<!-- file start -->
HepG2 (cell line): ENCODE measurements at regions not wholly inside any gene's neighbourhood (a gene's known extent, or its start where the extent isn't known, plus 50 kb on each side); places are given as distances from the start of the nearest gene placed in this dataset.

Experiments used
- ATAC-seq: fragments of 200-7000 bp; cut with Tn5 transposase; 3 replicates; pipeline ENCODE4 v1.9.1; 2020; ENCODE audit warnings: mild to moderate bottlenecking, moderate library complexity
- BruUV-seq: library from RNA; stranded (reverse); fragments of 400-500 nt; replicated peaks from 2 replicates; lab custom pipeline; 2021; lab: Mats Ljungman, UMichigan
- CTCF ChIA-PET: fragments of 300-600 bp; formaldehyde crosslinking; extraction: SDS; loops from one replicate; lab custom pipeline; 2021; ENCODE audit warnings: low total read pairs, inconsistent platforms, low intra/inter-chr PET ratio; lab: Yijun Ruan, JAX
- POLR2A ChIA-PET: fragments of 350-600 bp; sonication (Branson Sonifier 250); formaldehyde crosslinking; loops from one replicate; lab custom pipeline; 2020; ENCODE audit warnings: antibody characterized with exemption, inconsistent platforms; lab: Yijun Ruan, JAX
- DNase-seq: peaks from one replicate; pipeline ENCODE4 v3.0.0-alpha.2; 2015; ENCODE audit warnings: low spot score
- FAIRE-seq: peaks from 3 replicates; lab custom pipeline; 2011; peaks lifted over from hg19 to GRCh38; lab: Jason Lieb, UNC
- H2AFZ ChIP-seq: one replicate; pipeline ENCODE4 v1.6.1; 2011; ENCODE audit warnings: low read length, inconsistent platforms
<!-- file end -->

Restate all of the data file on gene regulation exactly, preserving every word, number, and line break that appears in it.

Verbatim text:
HepG2 (cell line): ENCODE measurements at regions not wholly inside any gene's neighbourhood (a gene's known extent, or its start where the extent isn't known, plus 50 kb on each side); places are given as distances from the start of the nearest gene placed in this dataset.

Experiments used
- ATAC-seq: fragments of 200-7000 bp; cut with Tn5 transposase; 3 replicates; pipeline ENCODE4 v1.9.1; 2020; ENCODE audit warnings: mild to moderate bottlenecking, moderate library complexity
- BruUV-seq: library from RNA; stranded (reverse); fragments of 400-500 nt; replicated peaks from 2 replicates; lab custom pipeline; 2021; lab: Mats Ljungman, UMichigan
- CTCF ChIA-PET: fragments of 300-600 bp; formaldehyde crosslinking; extraction: SDS; loops from one replicate; lab custom pipeline; 2021; ENCODE audit warnings: low total read pairs, inconsistent platforms, low intra/inter-chr PET ratio; lab: Yijun Ruan, JAX
- POLR2A ChIA-PET: fragments of 350-600 bp; sonication (Branson Sonifier 250); formaldehyde crosslinking; loops from one replicate; lab custom pipeline; 2020; ENCODE audit warnings: antibody characterized with exemption, inconsistent platforms; lab: Yijun Ruan, JAX
- DNase-seq: peaks from one replicate; pipeline ENCODE4 v3.0.0-alpha.2; 2015; ENCODE audit warnings: low spot score
- FAIRE-seq: peaks from 3 replicates; lab custom pipeline; 2011; peaks lifted over from hg19 to GRCh38; lab: Jason Lieb, UNC
- H2AFZ ChIP-seq: one replicate; pipeline ENCODE4 v1.6.1; 2011; ENCODE audit warnings: low read length, inconsistent platforms